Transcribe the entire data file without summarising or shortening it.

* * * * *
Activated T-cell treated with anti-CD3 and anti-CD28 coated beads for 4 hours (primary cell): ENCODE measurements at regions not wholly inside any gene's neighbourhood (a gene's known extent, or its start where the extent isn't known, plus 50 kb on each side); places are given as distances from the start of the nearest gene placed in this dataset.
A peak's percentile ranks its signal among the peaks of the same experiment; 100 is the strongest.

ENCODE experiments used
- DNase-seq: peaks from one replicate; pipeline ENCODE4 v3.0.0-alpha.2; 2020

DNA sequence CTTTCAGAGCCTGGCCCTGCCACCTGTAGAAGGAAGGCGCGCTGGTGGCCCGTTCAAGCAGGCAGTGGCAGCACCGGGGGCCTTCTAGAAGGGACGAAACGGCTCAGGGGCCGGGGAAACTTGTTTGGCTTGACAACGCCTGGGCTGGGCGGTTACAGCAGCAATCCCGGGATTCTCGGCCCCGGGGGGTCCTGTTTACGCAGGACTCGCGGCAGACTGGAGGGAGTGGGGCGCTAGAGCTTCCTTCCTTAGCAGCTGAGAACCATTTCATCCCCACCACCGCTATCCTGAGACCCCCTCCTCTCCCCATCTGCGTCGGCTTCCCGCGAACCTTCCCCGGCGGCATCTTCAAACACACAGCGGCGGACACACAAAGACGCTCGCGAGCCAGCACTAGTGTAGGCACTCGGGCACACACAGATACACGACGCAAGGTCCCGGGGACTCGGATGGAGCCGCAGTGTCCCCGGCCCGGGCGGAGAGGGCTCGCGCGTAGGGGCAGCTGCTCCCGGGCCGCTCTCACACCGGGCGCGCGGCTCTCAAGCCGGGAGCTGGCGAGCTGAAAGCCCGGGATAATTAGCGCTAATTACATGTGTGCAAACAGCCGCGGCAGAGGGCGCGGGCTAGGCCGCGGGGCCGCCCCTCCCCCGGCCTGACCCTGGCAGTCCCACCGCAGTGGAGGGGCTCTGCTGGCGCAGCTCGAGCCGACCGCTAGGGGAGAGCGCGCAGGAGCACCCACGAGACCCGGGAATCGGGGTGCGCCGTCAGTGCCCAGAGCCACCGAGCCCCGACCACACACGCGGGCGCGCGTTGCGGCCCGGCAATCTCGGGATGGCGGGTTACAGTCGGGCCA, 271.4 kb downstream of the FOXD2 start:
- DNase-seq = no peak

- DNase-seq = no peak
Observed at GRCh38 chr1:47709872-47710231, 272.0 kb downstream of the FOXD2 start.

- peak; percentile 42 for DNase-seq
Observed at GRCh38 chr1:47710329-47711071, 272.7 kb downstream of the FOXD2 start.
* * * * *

Activated T-cell treated with anti-CD3 and anti-CD28 coated beads for 4 hours (primary cell): ENCODE measurements at regions not wholly inside any gene's neighbourhood (a gene's known extent, or its start where the extent isn't known, plus 50 kb on each side); places are given as distances from the start of the nearest gene placed in this dataset.
A peak's percentile ranks its signal among the peaks of the same experiment; 100 is the strongest.

ENCODE experiments used
- DNase-seq: peaks from one replicate; pipeline ENCODE4 v3.0.0-alpha.2; 2020

DNA sequence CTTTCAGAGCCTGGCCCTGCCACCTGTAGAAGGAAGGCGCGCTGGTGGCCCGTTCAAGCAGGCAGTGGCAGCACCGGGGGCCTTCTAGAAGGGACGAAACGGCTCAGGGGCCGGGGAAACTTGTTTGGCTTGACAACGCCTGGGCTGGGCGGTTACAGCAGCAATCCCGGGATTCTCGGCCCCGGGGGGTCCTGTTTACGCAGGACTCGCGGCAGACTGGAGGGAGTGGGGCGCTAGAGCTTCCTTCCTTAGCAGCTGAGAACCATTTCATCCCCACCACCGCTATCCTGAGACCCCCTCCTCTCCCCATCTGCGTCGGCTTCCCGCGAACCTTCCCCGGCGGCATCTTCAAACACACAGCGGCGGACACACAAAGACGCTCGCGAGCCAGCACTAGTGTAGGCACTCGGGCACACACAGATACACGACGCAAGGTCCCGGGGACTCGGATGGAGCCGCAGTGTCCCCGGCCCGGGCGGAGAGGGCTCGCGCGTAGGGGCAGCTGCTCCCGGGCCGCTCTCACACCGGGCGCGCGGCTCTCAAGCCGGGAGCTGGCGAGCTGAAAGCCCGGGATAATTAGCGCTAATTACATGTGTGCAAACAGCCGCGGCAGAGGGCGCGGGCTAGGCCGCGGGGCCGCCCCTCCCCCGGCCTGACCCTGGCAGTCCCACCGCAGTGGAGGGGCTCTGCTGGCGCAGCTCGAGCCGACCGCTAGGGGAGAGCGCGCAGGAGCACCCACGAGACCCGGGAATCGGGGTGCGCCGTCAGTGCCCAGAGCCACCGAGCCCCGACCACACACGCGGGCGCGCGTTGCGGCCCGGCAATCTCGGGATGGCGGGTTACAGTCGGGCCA, 271.4 kb downstream of the FOXD2 start:
- DNase-seq = no peak

- DNase-seq = no peak
Observed at GRCh38 chr1:47709872-47710231, 272.0 kb downstream of the FOXD2 start.

- peak; percentile 42 for DNase-seq
Observed at GRCh38 chr1:47710329-47711071, 272.7 kb downstream of the FOXD2 start.